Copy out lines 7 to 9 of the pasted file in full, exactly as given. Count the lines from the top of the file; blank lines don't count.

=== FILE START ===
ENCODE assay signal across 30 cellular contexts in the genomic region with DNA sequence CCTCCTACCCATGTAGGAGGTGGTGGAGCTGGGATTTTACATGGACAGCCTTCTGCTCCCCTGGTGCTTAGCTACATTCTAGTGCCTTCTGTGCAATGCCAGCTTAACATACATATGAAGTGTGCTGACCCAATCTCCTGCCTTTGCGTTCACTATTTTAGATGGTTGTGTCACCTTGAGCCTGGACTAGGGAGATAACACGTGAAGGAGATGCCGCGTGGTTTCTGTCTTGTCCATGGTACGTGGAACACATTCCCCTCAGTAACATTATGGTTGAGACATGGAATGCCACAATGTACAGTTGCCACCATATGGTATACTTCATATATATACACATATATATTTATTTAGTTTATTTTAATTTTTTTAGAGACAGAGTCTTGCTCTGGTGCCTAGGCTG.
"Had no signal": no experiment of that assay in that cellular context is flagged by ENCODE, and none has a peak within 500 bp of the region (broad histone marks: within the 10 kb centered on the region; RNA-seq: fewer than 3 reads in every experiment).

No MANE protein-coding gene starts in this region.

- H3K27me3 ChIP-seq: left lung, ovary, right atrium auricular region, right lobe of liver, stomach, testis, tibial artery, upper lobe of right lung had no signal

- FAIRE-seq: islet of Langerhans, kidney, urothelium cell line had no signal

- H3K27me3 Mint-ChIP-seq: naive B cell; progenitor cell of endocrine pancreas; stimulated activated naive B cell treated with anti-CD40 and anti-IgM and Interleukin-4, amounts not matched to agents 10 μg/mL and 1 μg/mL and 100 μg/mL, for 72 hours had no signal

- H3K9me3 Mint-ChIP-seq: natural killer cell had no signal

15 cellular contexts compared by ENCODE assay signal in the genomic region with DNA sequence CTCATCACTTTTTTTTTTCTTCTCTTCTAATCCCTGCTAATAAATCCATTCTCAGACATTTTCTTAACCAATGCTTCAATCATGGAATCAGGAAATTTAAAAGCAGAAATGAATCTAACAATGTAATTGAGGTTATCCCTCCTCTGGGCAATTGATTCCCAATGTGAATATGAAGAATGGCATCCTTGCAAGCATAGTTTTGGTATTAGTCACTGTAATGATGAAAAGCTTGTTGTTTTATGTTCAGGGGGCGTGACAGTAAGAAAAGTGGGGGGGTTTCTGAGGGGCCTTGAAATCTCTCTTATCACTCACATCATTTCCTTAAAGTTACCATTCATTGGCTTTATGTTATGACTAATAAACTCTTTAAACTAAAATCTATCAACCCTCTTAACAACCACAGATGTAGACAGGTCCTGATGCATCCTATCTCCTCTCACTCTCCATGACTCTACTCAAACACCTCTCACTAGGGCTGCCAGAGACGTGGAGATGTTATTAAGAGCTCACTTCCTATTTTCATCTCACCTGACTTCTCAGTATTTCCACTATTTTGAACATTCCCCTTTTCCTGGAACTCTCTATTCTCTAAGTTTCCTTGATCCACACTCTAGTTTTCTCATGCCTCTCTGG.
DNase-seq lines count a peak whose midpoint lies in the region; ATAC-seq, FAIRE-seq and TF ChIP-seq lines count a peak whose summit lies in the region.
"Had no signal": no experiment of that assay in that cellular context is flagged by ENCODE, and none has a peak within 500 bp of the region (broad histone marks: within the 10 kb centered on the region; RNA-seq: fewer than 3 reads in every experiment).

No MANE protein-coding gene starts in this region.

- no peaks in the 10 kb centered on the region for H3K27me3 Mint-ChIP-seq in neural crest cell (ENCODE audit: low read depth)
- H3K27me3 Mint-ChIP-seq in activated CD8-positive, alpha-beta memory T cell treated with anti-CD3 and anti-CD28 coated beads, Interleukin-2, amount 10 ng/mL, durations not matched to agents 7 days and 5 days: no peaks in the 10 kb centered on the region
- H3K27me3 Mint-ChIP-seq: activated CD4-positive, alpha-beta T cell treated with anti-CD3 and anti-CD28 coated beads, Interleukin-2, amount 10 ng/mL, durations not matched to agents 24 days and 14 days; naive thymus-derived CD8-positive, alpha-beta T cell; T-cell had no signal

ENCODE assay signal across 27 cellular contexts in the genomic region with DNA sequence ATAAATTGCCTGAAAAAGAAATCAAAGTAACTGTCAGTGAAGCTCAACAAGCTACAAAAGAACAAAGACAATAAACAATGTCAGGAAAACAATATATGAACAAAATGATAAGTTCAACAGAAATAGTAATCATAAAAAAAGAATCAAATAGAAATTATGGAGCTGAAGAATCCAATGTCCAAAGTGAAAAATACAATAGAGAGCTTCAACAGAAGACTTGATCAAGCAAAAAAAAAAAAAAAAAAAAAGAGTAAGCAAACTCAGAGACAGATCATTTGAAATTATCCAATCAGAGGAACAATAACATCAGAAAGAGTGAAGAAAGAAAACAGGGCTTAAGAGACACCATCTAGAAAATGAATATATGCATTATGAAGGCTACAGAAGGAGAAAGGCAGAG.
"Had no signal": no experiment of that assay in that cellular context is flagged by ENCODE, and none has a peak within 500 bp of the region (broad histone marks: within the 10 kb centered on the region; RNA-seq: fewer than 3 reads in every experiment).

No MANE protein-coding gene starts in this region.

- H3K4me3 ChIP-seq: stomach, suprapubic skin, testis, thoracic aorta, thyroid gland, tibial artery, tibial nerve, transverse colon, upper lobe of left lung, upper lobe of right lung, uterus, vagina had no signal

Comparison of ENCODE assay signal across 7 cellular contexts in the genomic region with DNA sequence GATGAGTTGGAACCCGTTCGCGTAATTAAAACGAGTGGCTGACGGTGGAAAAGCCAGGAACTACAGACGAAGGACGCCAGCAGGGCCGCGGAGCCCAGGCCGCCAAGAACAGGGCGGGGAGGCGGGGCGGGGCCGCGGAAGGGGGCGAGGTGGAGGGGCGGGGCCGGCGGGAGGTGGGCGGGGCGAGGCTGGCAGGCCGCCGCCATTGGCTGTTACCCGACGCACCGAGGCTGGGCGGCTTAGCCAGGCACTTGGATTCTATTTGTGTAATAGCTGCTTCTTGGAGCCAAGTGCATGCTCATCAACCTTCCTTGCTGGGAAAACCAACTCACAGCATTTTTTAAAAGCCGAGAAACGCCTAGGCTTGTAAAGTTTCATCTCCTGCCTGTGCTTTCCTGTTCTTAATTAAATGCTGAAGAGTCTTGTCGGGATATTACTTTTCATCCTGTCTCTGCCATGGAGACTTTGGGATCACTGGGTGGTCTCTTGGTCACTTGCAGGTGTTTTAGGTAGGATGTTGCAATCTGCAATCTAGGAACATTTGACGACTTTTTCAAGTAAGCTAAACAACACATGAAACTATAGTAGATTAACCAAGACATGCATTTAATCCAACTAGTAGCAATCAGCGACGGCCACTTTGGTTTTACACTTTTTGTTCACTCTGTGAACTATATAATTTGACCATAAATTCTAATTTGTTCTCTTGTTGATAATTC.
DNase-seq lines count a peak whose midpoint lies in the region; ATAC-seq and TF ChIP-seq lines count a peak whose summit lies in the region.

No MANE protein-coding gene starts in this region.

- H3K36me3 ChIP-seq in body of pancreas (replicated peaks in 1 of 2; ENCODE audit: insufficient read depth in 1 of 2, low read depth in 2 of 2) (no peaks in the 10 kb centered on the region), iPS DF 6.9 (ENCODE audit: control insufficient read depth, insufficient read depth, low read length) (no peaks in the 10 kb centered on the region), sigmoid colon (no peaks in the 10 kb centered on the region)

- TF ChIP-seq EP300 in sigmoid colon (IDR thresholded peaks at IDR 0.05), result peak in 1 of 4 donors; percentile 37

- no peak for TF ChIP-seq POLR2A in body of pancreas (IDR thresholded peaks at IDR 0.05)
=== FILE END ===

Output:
- H3K9me3 Mint-ChIP-seq: natural killer cell had no signal

15 cellular contexts compared by ENCODE assay signal in the genomic region with DNA sequence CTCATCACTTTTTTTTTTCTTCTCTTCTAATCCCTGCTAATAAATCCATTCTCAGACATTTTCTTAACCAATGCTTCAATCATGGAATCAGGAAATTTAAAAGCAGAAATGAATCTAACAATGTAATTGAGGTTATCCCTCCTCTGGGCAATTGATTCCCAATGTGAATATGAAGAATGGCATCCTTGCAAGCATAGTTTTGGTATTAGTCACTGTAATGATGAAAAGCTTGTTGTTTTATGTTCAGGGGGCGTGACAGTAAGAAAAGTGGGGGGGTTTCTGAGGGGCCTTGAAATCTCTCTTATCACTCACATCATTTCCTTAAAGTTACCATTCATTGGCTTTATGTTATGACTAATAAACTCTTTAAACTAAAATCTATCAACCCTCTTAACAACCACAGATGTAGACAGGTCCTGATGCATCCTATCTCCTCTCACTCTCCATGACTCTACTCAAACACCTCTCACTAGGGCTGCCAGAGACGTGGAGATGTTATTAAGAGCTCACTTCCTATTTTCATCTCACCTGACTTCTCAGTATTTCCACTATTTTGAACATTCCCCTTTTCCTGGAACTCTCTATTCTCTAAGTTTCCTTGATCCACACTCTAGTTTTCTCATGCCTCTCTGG.
DNase-seq lines count a peak whose midpoint lies in the region; ATAC-seq, FAIRE-seq and TF ChIP-seq lines count a peak whose summit lies in the region.